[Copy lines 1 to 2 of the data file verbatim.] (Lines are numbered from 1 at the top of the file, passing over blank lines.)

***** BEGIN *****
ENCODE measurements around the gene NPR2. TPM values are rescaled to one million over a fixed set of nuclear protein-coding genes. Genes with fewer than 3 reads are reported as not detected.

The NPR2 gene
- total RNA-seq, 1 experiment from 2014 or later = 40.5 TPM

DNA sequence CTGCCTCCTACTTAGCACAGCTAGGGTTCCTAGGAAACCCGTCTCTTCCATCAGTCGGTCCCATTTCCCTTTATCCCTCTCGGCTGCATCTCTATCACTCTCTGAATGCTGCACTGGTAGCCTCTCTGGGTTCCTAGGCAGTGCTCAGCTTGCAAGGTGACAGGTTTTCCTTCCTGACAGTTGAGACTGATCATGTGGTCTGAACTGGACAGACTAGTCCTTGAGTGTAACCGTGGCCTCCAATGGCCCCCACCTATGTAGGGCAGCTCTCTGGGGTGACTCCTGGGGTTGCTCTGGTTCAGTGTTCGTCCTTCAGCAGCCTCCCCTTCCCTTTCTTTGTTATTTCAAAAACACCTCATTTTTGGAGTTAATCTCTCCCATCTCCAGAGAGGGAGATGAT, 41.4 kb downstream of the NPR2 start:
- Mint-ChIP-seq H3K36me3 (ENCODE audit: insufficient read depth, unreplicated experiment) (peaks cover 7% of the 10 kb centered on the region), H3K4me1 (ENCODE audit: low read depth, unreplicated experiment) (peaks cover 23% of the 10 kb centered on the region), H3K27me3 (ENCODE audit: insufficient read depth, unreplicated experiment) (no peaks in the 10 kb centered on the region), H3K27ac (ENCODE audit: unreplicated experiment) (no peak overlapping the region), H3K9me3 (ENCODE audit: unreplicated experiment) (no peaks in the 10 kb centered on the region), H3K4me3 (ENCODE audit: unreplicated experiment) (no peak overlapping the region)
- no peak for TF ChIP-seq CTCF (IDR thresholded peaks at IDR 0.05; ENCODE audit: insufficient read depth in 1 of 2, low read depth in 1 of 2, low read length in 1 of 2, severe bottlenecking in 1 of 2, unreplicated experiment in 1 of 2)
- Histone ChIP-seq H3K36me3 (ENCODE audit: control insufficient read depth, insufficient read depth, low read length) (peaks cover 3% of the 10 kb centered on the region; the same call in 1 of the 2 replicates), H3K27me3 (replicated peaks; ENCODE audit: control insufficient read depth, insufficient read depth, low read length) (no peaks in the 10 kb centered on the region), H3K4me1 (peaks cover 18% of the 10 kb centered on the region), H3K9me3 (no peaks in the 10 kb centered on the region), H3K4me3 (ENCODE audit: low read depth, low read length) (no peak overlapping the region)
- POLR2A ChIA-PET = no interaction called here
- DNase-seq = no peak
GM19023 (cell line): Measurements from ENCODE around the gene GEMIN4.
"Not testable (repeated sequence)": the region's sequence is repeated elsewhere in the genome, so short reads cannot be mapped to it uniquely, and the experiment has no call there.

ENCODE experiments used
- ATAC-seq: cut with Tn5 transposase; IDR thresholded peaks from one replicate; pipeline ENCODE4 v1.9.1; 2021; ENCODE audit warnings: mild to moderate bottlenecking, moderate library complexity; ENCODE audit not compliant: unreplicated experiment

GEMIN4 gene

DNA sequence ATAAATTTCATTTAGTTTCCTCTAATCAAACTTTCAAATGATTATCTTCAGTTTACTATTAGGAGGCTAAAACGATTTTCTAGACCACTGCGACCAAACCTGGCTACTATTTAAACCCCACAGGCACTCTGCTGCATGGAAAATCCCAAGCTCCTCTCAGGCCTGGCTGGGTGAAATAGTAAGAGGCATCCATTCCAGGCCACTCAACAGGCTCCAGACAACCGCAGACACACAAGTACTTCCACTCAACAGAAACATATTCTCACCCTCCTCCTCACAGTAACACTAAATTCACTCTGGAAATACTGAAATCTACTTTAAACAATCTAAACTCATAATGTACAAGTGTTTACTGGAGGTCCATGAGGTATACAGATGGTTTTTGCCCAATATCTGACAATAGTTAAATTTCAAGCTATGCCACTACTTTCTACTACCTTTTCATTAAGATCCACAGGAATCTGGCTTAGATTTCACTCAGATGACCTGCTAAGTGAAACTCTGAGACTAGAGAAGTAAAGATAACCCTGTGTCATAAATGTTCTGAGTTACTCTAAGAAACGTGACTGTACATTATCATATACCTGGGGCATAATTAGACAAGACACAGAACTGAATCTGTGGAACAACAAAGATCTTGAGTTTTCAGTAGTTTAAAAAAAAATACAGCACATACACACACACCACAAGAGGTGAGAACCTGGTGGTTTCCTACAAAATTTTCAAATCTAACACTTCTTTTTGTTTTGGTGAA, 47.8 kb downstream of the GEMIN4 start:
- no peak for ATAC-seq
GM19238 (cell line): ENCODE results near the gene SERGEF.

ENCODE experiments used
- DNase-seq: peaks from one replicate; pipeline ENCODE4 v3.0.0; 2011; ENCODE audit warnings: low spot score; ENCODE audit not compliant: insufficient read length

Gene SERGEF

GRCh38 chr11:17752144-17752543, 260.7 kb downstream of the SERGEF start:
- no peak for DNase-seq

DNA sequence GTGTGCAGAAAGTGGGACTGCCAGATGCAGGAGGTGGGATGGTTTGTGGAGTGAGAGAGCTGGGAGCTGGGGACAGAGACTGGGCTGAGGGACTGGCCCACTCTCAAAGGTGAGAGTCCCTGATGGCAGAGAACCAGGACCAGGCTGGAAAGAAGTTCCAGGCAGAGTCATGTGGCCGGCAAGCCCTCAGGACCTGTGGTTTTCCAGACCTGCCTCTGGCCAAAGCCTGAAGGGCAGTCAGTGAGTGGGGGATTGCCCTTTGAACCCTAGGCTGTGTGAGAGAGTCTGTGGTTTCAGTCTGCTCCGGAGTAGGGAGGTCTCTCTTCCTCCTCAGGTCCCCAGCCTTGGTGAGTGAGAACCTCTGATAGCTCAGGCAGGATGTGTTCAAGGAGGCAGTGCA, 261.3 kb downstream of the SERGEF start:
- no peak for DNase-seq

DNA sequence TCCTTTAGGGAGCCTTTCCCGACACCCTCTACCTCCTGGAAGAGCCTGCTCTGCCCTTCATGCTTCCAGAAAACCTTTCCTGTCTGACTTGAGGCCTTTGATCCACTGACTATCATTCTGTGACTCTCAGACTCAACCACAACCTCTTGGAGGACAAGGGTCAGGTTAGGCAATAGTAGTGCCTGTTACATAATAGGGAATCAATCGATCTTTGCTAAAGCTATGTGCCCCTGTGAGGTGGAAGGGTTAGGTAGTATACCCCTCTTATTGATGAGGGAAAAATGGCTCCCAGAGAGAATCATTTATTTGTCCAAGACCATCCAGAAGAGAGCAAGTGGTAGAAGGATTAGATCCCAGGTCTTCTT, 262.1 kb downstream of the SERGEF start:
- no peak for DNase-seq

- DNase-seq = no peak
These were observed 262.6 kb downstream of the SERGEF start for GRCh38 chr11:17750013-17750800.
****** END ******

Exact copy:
ENCODE measurements around the gene NPR2. TPM values are rescaled to one million over a fixed set of nuclear protein-coding genes. Genes with fewer than 3 reads are reported as not detected.

The NPR2 gene